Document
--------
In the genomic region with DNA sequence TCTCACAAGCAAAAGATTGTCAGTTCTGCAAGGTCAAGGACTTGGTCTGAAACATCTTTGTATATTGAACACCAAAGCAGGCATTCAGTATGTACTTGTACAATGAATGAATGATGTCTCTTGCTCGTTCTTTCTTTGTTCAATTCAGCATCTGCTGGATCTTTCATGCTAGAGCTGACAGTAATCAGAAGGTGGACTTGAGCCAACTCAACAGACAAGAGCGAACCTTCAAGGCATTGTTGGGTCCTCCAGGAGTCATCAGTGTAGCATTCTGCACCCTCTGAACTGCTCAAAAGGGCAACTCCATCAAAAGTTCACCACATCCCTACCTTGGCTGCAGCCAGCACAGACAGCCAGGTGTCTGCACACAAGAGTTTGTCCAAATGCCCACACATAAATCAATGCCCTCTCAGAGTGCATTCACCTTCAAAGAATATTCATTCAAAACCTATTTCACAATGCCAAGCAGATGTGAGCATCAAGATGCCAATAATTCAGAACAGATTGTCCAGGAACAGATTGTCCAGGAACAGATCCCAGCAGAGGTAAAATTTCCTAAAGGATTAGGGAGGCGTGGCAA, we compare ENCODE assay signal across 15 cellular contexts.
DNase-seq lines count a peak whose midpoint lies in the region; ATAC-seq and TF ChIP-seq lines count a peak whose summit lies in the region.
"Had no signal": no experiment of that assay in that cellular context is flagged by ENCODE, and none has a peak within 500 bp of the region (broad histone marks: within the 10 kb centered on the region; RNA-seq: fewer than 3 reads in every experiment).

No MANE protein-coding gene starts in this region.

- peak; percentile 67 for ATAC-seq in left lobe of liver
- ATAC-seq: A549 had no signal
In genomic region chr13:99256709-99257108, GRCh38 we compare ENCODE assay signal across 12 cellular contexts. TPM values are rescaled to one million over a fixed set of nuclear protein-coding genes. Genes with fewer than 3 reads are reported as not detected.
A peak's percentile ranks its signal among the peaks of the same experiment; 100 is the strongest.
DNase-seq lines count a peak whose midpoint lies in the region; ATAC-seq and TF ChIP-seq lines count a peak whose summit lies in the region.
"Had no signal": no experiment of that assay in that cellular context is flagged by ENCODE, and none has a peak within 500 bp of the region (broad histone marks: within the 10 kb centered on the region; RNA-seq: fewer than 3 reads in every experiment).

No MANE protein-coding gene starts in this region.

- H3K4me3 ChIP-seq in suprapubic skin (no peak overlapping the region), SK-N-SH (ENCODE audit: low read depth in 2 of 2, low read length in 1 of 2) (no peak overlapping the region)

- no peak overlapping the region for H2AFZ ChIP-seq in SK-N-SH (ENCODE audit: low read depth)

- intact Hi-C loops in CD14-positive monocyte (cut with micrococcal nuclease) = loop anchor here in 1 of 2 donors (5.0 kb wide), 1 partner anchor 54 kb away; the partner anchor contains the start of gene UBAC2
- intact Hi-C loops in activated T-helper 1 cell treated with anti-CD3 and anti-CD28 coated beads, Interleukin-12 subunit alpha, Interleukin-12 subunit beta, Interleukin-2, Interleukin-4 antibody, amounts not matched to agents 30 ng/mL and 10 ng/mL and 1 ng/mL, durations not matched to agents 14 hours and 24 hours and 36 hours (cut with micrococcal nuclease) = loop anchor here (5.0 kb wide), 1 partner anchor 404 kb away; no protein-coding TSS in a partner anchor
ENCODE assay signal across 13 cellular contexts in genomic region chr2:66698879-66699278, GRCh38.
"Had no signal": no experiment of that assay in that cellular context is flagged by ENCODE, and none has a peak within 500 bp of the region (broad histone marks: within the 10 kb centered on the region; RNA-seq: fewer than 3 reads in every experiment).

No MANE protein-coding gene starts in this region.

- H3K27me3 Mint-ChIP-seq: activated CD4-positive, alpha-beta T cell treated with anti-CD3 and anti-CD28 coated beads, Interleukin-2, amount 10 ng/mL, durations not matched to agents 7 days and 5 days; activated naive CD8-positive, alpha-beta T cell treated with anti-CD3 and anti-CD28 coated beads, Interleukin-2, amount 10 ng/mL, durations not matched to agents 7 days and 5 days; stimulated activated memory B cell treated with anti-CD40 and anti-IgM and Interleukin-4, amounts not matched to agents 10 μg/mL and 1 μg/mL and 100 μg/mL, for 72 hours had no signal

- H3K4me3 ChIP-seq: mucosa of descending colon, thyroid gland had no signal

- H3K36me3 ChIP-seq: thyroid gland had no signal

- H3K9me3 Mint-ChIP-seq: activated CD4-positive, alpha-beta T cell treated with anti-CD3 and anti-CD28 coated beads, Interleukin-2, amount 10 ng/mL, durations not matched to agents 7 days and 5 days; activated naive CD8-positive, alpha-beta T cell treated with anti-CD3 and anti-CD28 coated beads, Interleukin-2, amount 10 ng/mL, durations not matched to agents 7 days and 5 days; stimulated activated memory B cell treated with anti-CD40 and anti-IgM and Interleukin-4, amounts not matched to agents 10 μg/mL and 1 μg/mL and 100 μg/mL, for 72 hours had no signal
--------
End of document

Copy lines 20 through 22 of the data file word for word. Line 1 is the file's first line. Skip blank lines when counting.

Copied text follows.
- H3K4me3 ChIP-seq: mucosa of descending colon, thyroid gland had no signal

- H3K36me3 ChIP-seq: thyroid gland had no signal

- H3K9me3 Mint-ChIP-seq: activated CD4-positive, alpha-beta T cell treated with anti-CD3 and anti-CD28 coated beads, Interleukin-2, amount 10 ng/mL, durations not matched to agents 7 days and 5 days; activated naive CD8-positive, alpha-beta T cell treated with anti-CD3 and anti-CD28 coated beads, Interleukin-2, amount 10 ng/mL, durations not matched to agents 7 days and 5 days; stimulated activated memory B cell treated with anti-CD40 and anti-IgM and Interleukin-4, amounts not matched to agents 10 μg/mL and 1 μg/mL and 100 μg/mL, for 72 hours had no signal